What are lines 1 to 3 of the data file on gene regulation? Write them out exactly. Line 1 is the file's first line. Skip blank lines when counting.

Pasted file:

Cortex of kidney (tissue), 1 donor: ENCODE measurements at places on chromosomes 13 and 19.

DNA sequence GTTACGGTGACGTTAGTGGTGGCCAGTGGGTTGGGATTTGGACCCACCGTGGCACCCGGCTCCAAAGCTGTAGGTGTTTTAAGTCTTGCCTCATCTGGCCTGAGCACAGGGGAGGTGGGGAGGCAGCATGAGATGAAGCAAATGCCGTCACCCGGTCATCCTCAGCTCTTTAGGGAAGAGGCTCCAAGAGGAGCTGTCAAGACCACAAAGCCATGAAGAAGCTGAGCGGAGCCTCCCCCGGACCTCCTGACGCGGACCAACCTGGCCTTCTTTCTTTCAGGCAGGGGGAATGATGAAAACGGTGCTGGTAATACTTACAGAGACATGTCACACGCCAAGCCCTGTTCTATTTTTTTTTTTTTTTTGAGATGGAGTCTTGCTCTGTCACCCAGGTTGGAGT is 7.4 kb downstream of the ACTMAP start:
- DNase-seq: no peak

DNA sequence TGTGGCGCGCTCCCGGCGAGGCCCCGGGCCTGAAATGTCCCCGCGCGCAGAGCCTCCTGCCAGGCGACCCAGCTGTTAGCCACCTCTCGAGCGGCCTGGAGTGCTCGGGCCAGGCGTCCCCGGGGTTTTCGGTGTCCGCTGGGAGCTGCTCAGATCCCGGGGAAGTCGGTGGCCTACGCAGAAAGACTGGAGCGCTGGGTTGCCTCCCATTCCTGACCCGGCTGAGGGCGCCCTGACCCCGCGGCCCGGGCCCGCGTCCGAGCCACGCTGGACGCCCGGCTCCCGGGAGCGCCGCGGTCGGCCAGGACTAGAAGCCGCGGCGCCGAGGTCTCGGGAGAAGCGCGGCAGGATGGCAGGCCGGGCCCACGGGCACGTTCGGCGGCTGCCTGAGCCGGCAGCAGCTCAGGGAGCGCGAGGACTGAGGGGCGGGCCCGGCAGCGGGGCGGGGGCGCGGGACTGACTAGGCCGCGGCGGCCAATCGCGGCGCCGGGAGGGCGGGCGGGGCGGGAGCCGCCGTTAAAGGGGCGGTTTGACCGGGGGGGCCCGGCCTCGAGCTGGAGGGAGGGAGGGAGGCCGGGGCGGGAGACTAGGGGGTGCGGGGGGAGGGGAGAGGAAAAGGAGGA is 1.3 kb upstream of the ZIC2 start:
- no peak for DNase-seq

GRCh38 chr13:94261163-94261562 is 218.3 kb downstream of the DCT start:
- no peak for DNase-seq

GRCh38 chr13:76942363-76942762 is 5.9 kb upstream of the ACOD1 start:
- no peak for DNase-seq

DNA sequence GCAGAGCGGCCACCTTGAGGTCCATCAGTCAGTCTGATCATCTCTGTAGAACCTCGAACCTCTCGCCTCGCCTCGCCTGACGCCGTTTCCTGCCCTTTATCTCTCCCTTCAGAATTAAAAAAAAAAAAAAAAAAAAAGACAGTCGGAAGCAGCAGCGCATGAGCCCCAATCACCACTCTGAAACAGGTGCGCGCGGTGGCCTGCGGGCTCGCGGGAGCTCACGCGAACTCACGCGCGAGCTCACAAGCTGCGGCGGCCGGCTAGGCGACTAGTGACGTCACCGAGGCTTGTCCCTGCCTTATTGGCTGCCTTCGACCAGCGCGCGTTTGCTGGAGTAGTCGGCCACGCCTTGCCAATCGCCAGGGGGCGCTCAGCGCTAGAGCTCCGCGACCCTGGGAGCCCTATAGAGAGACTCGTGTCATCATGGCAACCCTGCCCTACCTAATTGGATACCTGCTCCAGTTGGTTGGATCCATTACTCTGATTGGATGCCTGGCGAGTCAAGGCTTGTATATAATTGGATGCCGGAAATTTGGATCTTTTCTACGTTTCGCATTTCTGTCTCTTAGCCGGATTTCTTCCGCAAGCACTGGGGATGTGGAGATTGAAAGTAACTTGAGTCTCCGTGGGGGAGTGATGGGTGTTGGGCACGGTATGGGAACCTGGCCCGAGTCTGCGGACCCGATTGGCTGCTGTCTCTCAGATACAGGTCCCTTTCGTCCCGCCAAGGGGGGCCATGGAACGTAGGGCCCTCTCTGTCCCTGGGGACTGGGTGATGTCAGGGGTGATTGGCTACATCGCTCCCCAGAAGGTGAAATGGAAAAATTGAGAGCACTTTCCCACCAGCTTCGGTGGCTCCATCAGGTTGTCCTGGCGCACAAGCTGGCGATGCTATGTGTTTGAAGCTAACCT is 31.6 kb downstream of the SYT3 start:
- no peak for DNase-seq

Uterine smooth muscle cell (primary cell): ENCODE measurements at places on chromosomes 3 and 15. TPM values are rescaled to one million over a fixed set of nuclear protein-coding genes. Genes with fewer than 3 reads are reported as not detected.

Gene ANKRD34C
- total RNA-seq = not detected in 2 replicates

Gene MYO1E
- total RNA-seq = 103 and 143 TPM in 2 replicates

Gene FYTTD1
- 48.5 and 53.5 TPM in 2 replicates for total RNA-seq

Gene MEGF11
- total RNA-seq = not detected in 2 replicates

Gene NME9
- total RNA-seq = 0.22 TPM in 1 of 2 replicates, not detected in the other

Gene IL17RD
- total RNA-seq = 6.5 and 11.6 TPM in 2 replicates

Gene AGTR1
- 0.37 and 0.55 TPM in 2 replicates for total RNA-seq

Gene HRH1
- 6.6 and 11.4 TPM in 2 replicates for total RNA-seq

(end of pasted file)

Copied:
Cortex of kidney (tissue), 1 donor: ENCODE measurements at places on chromosomes 13 and 19.

DNA sequence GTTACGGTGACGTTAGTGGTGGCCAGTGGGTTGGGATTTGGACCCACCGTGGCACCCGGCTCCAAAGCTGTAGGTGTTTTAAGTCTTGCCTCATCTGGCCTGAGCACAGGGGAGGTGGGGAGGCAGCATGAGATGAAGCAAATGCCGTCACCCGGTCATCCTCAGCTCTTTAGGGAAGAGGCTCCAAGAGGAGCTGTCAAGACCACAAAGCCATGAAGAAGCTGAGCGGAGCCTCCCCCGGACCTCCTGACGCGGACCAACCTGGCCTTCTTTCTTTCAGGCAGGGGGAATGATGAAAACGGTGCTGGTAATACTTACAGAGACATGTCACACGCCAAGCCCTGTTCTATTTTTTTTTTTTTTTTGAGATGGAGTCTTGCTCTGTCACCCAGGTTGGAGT is 7.4 kb downstream of the ACTMAP start:
- DNase-seq: no peak